What’s in a job?

As a child you learn about a fairly limited number of job choices. There are the ones that kids typically imagine being: policeman, fireman, teacher, artist, professional athlete, doctor, and perhaps a handful of others. There are the jobs that you see people doing around town: cashier, plumber, mail carrier, and the people who repair bikes, cars, and computers. And there are the ones that your parents and other adult acquaintances do.

I had very little idea what any of those jobs were really like, even the ones my parents did. (I had a somewhat better idea what my mother’s job as a typesetter was like, than my father’s job as an actuary, because while I had visited his office, I had actually sat in my mother’s office while she was working, before they considered me old enough to go home to an empty house after school.) Knowing what a person does for a living doesn’t really give a clear picture of what that person’s workday is like.

As an adult, I have found it fascinating to learn about the thousands of different kinds of jobs people do, most of which I had never given any thought to until I learned about them. Everyone knows what a nurse does, right? I had very little idea what a nurse’s workday was really like until I got to know one, and later when I worked as a part-time receptionist for an oral surgeon. I thought being a cashier looked really easy – so easy it would be very boring – until I worked in a K-Mart deli and had to deal with a line of people all impatient to get their food served and paid for.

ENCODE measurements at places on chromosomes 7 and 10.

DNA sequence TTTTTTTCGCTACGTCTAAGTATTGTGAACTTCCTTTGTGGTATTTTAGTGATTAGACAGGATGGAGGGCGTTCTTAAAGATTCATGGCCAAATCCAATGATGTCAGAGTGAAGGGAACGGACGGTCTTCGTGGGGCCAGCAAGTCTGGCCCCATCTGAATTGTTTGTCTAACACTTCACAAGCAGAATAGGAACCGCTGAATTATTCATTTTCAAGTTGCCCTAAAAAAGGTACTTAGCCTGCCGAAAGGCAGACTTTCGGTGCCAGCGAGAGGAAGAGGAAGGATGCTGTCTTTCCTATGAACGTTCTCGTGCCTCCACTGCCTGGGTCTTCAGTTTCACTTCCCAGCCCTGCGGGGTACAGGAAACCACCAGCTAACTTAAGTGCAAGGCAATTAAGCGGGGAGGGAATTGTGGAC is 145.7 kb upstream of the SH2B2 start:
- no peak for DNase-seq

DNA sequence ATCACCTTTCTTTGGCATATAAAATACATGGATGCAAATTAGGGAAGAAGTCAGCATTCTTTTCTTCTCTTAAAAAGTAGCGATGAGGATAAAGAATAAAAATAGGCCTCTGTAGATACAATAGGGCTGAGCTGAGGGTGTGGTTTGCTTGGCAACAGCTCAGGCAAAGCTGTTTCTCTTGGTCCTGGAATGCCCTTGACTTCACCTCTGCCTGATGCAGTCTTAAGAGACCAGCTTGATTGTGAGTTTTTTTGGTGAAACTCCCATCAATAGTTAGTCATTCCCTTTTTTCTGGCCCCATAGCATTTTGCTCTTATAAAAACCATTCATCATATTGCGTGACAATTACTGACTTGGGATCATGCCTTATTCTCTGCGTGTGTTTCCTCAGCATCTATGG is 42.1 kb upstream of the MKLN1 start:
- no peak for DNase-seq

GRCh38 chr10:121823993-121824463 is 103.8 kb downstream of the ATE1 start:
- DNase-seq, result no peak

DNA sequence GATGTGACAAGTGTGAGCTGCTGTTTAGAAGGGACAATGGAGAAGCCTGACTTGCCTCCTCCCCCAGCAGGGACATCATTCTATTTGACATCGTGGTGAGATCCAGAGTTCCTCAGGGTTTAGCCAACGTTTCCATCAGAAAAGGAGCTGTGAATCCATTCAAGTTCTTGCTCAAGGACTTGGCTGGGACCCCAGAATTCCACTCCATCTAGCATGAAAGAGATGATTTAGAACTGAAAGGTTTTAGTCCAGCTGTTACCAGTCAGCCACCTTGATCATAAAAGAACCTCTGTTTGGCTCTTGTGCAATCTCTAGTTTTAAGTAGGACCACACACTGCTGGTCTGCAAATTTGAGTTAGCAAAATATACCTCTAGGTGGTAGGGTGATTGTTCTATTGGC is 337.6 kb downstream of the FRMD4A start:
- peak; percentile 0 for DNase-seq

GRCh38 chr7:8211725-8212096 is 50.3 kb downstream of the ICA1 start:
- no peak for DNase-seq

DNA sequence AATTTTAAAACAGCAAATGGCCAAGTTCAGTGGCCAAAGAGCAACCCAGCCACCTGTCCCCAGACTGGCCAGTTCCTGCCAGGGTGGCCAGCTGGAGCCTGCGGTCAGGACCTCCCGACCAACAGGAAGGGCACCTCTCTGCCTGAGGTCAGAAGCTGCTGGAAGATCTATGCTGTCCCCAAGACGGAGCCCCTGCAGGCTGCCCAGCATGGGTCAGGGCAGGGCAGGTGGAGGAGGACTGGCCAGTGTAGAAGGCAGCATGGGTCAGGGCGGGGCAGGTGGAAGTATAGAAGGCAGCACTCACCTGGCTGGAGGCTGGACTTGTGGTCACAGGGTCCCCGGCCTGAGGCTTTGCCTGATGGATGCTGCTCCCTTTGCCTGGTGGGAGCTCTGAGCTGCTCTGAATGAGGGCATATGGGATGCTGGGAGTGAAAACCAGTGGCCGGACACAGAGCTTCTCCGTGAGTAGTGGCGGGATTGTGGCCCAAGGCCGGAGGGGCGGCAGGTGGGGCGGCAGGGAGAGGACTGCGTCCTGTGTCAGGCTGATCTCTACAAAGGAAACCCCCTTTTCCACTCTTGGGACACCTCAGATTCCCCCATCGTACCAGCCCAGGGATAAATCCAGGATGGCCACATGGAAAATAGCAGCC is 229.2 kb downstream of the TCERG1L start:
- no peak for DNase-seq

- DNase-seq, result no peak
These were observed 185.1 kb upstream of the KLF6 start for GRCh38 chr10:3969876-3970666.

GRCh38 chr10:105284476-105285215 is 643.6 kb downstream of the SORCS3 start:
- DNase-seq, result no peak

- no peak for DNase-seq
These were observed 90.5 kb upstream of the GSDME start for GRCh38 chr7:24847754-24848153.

I remember my parents having to get larger house numbers, because the town wanted to be sure emergency vehicles could easily find every address. I didn’t realize just how hard it was to find houses by their address, until I started delivering pizza for Domino’s. When it’s dark, and you have a delivery deadline, it is really frustrating to drive slowly down a block and not be able to spot a single house number. A decade later, I filled in for a friend who had a newspaper delivery route, and found it just as difficult (and just as dark, though this time it was early morning instead of late at night).

I have worked mostly for manufacturing companies, and at each one I have been amazed at what it takes to produce the finished product. There are so many parts to mix, cut, assemble, paint, or unwind/rewind. There are so many support positions to get those parts where they are needed, when they are needed, and another whole set of jobs to get the finished products where they need to go to people who will pay for them. And every one of those jobs requires a unique set of skills and knowledge, and a particular kind of person who is well-suited to that kind of job.

(Along the way, I discovered that my skills and temperament matter a lot more than my interests. I loved Spanish and the idea of teaching Spanish, but I was not the person for the job, at least not for 7th through 10th graders. I thought there would be nothing very interesting about processing purchase orders, but I discovered the job could be quite satisfying, if not exactly intellectually fulfilling.)

But there are still a great many more jobs I know next to nothing about than those I am familiar with. (And in my varied experience, I have also been a bank teller and a church secretary, as well as having stocked shelves at Toys ‘R’ Us during the Christmas season of 1985, when Pound Puppies sold out within minutes and I could not put Transformers on the shelves as fast as people took them off.) Until my husband started working at WalMart, I had no idea what it took to keep their meat and produce sections properly stocked.

The Atlantic just published a piece on what people don’t know about other people’s jobs. They could only publish a small selection of the responses they received when they asked for input, but the ones they picked are a fascinating sample of those unseen parts of people’s lives around us.